Many thanks to SWLing Post contributor, Dan Amoroso (W3DI – WPE3DNC) for scans of his QSLs from WWVH in Kekaha, HI:
Many thanks to SWLing Post and SRAA contributor, Richard Langley, who writes:
“[C]oncerning the RCI anniversary, attached are scans of a QSL card from the CBC International Service for reception on 20 April 1964 when I was in high school. That was on the Knight-Kit Span Master regenerative receiver I had built the previous Christmas.”
“About 50 years later (in 2012, actually), I did an interview with RCI’s Victor Nerenberg on GPS and the ionosphere, which appeared on the RCI program “The Link.”
It’s still on their website:
(about 15 minutes in)
archives/program/the-link/ archives/episode/09-10_2012- 01-30-the-link-friday-january- 27-2012/
The RCI site also is featuring some information related to the 70th anniversary:
And, lastly, there’s also some interesting stuff in the CBC’s Digital Archives under
categories/arts-entertainment/ media/radio-canada- international-canadas-voice- to-the-world/broadcasting-to- the-world.html
There was also an episode of the CBC Rewind archives program on RCI:
Many thanks, Richard! I wish I understood the ionosphere as well as you do–that was a fascinating interview. Thanks for sharing your knowledge.
Gorgeous QSL card, by the way!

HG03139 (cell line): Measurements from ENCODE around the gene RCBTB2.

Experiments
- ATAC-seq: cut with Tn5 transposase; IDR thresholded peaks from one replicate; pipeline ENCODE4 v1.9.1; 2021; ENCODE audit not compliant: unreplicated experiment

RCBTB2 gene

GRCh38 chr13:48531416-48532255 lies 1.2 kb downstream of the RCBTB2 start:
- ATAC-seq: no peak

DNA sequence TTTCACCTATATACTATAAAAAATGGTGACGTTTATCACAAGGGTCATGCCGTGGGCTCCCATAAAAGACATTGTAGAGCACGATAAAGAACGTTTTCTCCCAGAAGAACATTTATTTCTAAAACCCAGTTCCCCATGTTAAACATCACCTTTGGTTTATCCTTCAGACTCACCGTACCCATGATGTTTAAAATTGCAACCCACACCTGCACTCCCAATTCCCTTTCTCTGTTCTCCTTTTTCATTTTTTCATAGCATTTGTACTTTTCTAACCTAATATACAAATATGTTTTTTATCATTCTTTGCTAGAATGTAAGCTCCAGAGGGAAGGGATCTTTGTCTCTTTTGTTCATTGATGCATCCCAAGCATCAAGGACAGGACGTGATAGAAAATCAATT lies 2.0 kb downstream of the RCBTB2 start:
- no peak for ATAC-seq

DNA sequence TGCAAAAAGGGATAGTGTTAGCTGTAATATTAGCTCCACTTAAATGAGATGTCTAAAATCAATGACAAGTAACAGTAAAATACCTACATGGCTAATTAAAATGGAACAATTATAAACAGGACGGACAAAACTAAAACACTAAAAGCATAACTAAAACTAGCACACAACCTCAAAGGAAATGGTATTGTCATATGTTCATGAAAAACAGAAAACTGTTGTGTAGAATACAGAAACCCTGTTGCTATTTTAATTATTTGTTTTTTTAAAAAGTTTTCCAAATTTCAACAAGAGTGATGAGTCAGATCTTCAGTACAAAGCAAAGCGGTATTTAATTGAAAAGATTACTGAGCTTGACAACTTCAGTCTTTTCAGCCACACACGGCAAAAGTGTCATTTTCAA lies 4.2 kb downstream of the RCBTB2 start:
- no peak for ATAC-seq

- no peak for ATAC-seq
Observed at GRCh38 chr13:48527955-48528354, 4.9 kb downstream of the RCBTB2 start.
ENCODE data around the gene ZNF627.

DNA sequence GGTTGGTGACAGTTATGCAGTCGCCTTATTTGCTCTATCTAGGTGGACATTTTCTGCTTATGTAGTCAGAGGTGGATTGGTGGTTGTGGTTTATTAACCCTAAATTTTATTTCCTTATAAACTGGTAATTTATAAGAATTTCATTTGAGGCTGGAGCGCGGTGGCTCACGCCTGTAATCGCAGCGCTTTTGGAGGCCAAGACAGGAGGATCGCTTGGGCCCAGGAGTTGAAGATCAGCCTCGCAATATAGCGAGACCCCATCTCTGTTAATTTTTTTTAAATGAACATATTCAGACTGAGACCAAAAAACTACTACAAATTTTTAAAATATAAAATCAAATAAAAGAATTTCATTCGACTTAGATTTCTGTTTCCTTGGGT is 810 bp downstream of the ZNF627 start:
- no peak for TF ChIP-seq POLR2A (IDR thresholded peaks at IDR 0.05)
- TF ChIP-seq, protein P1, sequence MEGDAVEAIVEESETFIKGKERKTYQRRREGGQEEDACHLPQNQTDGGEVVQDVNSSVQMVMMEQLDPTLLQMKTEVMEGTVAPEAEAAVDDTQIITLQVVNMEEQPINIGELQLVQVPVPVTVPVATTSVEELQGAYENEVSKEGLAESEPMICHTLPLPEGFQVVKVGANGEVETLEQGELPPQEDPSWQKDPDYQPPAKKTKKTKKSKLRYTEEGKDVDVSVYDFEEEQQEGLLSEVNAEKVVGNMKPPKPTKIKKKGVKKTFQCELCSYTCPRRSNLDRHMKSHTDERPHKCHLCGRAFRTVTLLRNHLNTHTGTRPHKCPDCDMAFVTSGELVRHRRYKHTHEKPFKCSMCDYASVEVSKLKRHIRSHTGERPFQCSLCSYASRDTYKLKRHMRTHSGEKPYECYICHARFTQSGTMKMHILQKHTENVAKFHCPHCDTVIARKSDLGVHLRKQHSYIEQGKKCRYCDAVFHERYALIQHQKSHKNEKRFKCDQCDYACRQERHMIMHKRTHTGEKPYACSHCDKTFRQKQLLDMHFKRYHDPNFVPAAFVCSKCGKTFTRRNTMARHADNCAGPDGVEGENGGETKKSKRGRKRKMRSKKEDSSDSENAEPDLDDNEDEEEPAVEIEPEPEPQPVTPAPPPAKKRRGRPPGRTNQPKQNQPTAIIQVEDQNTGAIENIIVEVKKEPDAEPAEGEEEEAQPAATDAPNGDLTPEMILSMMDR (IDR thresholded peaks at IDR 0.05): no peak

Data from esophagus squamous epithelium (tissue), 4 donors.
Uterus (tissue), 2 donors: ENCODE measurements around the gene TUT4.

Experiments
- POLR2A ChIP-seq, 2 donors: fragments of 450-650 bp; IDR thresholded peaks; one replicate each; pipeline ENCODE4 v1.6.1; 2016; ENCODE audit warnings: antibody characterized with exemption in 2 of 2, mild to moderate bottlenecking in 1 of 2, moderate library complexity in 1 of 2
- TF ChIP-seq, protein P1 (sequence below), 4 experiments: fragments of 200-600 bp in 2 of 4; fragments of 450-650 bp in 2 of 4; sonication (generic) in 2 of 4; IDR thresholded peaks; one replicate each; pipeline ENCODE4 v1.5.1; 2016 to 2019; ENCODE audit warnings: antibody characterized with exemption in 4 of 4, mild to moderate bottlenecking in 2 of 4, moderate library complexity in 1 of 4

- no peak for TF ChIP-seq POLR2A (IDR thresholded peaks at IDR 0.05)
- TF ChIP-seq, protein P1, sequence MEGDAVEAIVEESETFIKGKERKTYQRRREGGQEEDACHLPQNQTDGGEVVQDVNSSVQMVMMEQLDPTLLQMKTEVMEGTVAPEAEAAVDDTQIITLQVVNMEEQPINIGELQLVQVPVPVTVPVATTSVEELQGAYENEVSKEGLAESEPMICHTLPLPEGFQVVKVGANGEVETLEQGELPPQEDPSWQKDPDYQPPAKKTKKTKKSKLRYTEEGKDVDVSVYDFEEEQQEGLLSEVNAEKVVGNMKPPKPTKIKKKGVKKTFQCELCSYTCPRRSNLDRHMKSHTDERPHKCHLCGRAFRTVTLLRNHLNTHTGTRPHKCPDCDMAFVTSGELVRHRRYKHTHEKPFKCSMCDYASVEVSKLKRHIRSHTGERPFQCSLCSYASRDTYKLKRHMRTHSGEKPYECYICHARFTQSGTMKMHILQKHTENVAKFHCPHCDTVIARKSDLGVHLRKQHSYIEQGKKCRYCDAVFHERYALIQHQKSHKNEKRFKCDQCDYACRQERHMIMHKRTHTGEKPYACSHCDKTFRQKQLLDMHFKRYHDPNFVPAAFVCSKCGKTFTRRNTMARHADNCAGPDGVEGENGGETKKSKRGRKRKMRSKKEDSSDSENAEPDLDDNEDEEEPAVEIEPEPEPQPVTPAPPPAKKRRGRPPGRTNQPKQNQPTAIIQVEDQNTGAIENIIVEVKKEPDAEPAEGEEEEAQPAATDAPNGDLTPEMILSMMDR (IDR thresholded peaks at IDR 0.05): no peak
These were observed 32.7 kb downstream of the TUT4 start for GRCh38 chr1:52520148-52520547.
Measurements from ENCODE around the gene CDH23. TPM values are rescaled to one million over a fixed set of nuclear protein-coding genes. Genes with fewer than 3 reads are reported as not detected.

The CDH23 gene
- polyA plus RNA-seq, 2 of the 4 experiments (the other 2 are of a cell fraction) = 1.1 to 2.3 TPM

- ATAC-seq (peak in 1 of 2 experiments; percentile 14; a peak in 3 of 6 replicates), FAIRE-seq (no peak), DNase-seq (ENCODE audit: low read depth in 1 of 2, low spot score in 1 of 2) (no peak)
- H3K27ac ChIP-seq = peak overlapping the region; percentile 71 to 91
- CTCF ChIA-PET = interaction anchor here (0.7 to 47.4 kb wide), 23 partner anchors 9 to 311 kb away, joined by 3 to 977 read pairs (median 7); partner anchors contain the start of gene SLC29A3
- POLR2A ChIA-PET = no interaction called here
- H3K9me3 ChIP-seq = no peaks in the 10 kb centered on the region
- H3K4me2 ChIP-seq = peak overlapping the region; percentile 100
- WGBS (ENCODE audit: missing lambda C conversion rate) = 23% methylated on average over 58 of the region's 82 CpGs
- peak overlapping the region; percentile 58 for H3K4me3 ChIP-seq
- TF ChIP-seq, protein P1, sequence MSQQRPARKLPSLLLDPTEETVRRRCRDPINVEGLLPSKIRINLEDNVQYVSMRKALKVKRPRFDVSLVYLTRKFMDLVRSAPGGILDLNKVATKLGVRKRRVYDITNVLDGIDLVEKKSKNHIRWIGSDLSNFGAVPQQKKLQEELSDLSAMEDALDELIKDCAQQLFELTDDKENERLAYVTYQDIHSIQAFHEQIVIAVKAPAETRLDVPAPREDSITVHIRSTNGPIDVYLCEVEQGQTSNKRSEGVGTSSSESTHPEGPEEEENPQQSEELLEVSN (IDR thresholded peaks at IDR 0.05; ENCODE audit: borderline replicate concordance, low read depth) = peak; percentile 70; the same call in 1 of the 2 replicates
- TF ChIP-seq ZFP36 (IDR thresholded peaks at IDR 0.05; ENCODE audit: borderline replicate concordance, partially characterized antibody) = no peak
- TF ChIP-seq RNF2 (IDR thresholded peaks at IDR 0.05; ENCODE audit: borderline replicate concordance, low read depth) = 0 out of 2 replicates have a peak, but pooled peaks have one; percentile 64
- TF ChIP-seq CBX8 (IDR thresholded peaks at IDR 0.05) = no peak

My good buddy and SWLing Post reader, Mike, recently mailed the QSL card he received from KVOH after one of their test broadcasts. I’m glad he sent it to share–I love the front of the QSL card, which shows the footprint of their signal:
Daniel (W3DI) writes:
I have been enjoying some shortwave broadcasts recently and received some nice QSL cards. Wanted to share the cards and some station information.
Shortwave listening was my first step to becoming an amateur [radio operator]. First receiver was a Lafayette HE – 10 with a Q mulitplier I built. Now using a WinRadio 313 – things have really changed.
Shortwave listening was also my first step to becoming a ham radio operator. The Lafayette HE-10 is a beautiful little 9 tube radio. I love the split dials on the front–much like the venerable Hallicrafters S-38.
SWLing Post reader, Mike Taniwha, recently shared some of his QSL cards with us. With his permission, I’m posting them for other readers to view.